WINDS of change
Hong Kong is bracing itself for a new housing policy after Leung Chun-ying takes up his role as chief executive on July 1, but analysts believe change will be progressive rather than draconian, with a view to tackling the deeply rooted problems of the property sector.
With increasing pressure for more government intervention to rein in sky-high prices, all eyes will be on the new chief executive and how he is going to introduce housing initiatives that will help people achieve home ownership and improve their living conditions. This will be no easy task. While controlling runaway prices is a priority, everything should be done in a rational way so as not to jeopardise the fundamentals of the market.
Raymond Ngai, head of Greater China property research at Bank of America Merrill Lynch, points out that stability will probably be the theme of the government's housing policy under Leung, adding that no government would like to 'kill' off the market.
'Right now, 52 per cent of Hong Kong households already own their own homes,' Ngai says. 'I think it is not the policy of the new chief executive to introduce very tough policies with a view to pushing prices down. Governments like to see property prices stable instead of boom and bust in a cycle. I think the intention of Leung's policy may be to maintain stability.
'As Hong Kong property prices have already gone up a lot, it would make sense to let prices stay at current levels and for household incomes to increase steadily over time. The government may increase housing supply to prevent prices going up further.'
Lying ahead is a host of thorny issues for Leung in public and private housing sectors. Average private housing prices have breached the previous 1997 peak and reached a record high after new waves of buying sprees this year, igniting more worries about the affordability gap and about how first-time buyers can afford to own their homes.
As were highlighted during the chief executive election campaign, the major directions of Leung's housing policies include formulating a long-term strategy, conducting regular assessments of demand, ensuring adequate supply of land, building more public rental housing and assisting middle-income households to buy their own homes.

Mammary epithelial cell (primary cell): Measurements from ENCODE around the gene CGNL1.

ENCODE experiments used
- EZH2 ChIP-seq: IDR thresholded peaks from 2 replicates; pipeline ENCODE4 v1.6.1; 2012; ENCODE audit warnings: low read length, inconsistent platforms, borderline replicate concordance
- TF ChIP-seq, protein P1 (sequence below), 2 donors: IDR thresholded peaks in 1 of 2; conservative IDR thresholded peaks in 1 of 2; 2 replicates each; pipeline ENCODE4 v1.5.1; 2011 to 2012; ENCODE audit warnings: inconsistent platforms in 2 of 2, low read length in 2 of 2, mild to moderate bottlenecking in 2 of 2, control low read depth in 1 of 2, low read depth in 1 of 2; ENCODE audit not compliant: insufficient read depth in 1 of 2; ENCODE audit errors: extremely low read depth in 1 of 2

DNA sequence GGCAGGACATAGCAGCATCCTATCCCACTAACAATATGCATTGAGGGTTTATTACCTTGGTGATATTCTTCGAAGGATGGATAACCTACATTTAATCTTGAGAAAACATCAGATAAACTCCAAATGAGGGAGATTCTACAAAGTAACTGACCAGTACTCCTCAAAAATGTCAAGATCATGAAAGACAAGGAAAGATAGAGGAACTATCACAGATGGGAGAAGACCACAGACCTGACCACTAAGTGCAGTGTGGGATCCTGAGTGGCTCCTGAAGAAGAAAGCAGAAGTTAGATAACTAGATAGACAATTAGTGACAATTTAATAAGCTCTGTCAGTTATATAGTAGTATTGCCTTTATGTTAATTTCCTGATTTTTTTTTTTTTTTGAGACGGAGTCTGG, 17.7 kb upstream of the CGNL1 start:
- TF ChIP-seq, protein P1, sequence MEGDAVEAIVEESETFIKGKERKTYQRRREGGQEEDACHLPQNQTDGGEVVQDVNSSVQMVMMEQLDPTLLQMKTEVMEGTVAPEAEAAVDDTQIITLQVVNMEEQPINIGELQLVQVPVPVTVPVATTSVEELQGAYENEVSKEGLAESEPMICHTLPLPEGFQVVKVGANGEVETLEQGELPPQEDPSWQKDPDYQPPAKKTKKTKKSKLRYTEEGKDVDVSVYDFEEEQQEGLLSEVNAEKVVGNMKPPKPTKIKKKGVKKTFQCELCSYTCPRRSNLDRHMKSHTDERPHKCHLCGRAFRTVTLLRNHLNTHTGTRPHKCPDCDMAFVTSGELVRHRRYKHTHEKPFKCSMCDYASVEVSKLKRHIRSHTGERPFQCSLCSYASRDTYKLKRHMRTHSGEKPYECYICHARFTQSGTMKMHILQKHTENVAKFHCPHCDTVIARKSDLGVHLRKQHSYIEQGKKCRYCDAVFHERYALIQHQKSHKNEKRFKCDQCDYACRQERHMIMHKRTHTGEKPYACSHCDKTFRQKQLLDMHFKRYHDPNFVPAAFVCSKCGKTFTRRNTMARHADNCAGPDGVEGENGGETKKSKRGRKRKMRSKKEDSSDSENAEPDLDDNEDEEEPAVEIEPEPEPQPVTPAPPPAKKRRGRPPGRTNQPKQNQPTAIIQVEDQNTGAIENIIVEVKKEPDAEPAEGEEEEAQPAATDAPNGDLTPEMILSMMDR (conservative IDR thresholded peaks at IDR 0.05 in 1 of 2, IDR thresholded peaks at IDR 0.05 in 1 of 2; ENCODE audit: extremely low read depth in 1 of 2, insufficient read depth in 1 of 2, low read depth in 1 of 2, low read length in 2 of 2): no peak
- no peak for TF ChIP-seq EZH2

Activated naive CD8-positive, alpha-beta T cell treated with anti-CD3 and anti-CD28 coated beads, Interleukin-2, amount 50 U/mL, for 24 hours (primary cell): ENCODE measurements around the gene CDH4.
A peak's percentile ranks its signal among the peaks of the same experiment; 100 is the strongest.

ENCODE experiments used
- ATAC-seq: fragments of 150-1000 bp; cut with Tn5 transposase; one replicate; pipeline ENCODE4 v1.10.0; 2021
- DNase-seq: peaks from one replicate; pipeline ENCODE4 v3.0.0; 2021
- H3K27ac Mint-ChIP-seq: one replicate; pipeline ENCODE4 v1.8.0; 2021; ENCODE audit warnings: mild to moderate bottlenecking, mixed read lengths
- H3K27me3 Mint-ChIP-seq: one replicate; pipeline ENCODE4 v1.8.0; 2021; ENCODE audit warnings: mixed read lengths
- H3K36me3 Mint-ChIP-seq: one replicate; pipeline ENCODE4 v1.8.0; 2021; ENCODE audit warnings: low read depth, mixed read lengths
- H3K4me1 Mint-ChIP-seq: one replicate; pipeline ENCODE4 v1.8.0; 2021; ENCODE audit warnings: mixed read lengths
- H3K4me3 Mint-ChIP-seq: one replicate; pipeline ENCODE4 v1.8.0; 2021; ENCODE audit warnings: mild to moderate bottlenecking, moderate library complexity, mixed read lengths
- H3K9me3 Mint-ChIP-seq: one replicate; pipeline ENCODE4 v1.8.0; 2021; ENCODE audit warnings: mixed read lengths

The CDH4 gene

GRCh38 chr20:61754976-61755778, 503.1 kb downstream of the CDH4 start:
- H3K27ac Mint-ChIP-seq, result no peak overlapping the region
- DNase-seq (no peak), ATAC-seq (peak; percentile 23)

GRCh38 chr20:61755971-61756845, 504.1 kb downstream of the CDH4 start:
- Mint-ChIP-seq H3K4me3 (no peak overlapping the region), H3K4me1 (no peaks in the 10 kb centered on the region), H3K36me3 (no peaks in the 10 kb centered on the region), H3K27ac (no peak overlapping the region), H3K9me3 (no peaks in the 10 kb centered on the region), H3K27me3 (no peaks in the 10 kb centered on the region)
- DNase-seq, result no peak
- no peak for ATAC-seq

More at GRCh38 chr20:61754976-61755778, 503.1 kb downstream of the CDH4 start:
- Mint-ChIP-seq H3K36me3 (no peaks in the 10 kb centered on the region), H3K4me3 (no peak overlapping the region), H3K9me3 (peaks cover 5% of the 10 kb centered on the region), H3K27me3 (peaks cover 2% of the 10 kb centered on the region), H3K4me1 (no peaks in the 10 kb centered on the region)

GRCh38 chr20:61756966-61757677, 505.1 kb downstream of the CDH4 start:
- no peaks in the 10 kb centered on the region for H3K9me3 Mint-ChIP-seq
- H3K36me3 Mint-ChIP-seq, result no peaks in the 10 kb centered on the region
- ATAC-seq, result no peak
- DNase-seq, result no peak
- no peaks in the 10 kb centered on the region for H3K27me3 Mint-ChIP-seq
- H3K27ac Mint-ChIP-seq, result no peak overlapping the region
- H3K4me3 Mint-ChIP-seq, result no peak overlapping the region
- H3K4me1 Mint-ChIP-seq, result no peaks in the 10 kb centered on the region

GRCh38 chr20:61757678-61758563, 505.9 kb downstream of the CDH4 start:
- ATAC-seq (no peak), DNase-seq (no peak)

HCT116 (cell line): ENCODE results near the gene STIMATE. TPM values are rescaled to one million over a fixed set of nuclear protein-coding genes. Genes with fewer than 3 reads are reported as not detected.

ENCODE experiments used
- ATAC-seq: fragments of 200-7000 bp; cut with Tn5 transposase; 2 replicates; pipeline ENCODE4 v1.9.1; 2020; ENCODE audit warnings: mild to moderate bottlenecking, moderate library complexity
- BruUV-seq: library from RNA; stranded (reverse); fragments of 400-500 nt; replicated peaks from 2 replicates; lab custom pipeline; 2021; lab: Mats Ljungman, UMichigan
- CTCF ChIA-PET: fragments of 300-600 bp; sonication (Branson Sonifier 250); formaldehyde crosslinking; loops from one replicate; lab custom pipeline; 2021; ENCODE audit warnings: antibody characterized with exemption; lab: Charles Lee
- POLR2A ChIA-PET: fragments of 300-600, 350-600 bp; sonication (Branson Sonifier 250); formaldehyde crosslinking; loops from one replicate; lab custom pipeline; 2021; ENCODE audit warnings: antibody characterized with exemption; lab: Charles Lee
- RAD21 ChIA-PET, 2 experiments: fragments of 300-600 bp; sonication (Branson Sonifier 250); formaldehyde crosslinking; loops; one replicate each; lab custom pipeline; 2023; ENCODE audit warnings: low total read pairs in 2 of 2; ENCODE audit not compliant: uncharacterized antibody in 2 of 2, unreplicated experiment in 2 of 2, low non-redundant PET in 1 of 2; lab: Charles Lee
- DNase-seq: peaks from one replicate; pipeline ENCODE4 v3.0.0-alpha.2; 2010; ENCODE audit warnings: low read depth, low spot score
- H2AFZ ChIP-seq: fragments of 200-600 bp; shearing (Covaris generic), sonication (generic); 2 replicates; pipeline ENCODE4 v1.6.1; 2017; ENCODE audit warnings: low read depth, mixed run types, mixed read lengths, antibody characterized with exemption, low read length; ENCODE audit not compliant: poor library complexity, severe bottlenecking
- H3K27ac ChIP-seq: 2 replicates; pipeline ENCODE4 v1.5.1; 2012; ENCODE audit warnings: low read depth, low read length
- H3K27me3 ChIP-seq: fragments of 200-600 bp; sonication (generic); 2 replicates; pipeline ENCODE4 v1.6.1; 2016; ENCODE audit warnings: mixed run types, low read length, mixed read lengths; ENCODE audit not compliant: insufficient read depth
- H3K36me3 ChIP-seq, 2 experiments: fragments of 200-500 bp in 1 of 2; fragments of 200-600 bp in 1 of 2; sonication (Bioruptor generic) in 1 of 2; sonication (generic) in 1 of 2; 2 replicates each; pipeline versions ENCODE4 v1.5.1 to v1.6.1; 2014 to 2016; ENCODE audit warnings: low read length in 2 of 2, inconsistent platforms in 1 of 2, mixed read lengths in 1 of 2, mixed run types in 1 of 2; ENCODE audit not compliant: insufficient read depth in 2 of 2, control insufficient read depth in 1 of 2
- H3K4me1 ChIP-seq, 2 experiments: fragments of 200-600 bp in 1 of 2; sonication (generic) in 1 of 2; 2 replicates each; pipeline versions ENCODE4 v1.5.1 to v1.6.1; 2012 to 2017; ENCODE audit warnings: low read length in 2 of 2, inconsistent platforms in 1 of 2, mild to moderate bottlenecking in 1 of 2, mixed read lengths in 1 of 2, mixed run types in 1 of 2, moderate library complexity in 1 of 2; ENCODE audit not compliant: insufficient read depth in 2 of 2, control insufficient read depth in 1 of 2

Among specific measures proposed by Leung, the period for tax deduction of mortgage interest will be extended from 10 years to 20 years, while the maximum interest deductible will be raised from HK$100,000 to HK$150,000.
The government will also consider introducing low-interest or interest-free loans to help middle-class families buy private-sector homes.
Thomas Lam, director for Greater China at Knight Frank, believes that Leung will not introduce any major changes in his first six months of office, especially when the future of the global economy and the European debt crisis remain in the balance.
'The new chief executive has many major issues to deal with,' Lam says. 'More time may be needed to come up with a comprehensive and long-term housing strategy that can cater to the needs of Hong Kong and also complement the overall development of the Pearl River Delta.'
Buggle Lau, chief analyst at Midland Realty, expects the focus of Leung's housing policy to be the increase of land supply, which will be in keeping with existing initiatives.
He says supply has been the key factor in Hong Kong's property cycles, noting that there was a glut of supply, with 183,000 private flats completed during the 1996-2003 down-cycle and that supply shrank sharply to about 110,000 units in the 2004-2011 boom period. Based on existing estimates, Lau says the supply may increase to about 135,000 units from 2012 to 2019.
'We will see a good increase in private housing supply in coming years,' Lau says. 'The government should be very careful in its housing policy. It is worth noting that demand is a variable factor out of the government's control. People will be more hesitant about buying property if prices go down.
'The government should maintain a flexible housing policy to cope with internal and external market changes.'
With hot money from overseas and the mainland being blamed for continually pushing Hong Kong prices up, Leung has raised the possibility of introducing a 'Hong Kong property for Hong Kong residents' policy that aims to build a new type of housing unit to be sold only to the city's residents, subject to the overriding premise of maintaining stable property prices.
'Regarding the proposed 'Hong Kong property for Hong Kong residents' policy, we need to study the pros and cons carefully,' Lau says. 'In fact, overseas or mainland buyers can still purchase properties in the secondary market if they find Hong Kong assets attractive.'